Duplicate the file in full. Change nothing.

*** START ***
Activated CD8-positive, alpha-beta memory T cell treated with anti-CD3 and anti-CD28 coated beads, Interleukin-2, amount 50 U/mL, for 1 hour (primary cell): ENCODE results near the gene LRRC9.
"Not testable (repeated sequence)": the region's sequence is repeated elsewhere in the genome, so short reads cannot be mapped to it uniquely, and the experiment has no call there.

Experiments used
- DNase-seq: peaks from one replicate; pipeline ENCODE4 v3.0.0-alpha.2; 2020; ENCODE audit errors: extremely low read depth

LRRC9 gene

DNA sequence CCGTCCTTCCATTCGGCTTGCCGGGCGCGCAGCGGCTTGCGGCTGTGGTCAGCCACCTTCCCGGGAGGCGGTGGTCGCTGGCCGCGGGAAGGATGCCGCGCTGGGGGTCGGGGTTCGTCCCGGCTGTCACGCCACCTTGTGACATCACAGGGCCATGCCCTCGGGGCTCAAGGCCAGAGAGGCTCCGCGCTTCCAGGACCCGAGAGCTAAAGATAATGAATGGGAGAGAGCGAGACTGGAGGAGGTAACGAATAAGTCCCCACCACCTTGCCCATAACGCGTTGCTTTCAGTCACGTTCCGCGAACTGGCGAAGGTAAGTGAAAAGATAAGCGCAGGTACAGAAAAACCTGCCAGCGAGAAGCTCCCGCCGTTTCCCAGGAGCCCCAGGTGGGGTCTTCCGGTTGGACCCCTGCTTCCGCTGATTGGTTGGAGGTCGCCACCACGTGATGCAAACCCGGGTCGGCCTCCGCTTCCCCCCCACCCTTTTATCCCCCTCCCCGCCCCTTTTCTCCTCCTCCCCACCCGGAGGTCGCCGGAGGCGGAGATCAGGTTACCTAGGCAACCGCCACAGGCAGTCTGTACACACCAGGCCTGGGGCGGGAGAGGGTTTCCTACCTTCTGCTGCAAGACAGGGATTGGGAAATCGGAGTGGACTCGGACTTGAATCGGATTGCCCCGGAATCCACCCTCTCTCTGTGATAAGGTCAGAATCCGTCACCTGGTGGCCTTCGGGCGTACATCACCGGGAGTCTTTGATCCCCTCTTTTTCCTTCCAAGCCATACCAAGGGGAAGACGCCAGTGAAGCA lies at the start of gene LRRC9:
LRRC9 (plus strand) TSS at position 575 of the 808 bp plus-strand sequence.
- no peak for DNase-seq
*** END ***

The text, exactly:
Activated CD8-positive, alpha-beta memory T cell treated with anti-CD3 and anti-CD28 coated beads, Interleukin-2, amount 50 U/mL, for 1 hour (primary cell): ENCODE results near the gene LRRC9.
"Not testable (repeated sequence)": the region's sequence is repeated elsewhere in the genome, so short reads cannot be mapped to it uniquely, and the experiment has no call there.

Experiments used
- DNase-seq: peaks from one replicate; pipeline ENCODE4 v3.0.0-alpha.2; 2020; ENCODE audit errors: extremely low read depth

LRRC9 gene

DNA sequence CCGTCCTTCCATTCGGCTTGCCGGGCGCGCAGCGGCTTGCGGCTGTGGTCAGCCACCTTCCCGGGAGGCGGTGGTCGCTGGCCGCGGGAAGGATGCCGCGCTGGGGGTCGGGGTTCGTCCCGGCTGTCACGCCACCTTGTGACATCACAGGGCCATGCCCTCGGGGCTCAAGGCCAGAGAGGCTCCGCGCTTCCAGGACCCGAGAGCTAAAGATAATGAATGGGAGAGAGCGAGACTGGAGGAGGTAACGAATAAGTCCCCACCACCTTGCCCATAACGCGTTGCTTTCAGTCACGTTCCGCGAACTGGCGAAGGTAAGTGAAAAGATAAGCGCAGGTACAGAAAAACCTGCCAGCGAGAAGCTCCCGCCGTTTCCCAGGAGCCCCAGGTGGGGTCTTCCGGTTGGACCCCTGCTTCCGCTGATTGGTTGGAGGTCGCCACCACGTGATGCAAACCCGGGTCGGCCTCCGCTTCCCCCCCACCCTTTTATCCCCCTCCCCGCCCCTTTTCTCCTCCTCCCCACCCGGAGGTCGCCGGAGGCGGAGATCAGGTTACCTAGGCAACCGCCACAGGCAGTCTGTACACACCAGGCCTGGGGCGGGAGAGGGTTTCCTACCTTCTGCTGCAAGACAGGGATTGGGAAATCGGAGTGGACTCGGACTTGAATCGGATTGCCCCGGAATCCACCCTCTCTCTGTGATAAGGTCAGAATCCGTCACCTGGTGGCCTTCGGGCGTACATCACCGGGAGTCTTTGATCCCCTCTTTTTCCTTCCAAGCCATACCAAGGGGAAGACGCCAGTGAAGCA lies at the start of gene LRRC9:
LRRC9 (plus strand) TSS at position 575 of the 808 bp plus-strand sequence.
- no peak for DNase-seq